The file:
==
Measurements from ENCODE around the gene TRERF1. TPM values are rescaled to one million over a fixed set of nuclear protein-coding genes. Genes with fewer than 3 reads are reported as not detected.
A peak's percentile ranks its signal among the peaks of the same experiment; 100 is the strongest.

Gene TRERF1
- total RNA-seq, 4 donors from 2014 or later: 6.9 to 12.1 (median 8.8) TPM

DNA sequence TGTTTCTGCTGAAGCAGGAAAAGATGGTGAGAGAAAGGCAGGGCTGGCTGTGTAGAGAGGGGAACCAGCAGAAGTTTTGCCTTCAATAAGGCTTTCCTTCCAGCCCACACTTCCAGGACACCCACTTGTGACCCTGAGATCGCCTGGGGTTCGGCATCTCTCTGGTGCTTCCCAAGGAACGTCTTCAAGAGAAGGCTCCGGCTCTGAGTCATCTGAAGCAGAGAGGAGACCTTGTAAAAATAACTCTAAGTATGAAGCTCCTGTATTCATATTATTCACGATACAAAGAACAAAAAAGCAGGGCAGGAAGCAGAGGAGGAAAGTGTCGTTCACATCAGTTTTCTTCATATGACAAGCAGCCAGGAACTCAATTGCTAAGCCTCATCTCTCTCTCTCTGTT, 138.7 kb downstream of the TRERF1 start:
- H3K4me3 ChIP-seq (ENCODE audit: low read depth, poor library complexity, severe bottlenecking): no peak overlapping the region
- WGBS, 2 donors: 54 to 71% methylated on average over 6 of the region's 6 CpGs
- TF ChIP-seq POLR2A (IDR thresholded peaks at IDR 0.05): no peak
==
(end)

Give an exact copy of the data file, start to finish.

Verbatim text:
Measurements from ENCODE around the gene TRERF1. TPM values are rescaled to one million over a fixed set of nuclear protein-coding genes. Genes with fewer than 3 reads are reported as not detected.
A peak's percentile ranks its signal among the peaks of the same experiment; 100 is the strongest.

Gene TRERF1
- total RNA-seq, 4 donors from 2014 or later: 6.9 to 12.1 (median 8.8) TPM

DNA sequence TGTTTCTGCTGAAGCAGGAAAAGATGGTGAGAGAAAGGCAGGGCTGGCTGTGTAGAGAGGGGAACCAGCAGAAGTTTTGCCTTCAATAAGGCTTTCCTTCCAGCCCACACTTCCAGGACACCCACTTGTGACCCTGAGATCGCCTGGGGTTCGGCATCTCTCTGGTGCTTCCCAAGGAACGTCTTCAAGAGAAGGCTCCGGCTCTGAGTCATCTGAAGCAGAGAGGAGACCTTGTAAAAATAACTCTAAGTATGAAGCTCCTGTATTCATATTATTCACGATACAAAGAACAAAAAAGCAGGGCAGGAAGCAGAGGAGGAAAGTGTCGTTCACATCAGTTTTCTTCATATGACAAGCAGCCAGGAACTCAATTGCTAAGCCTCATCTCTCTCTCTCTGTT, 138.7 kb downstream of the TRERF1 start:
- H3K4me3 ChIP-seq (ENCODE audit: low read depth, poor library complexity, severe bottlenecking): no peak overlapping the region
- WGBS, 2 donors: 54 to 71% methylated on average over 6 of the region's 6 CpGs
- TF ChIP-seq POLR2A (IDR thresholded peaks at IDR 0.05): no peak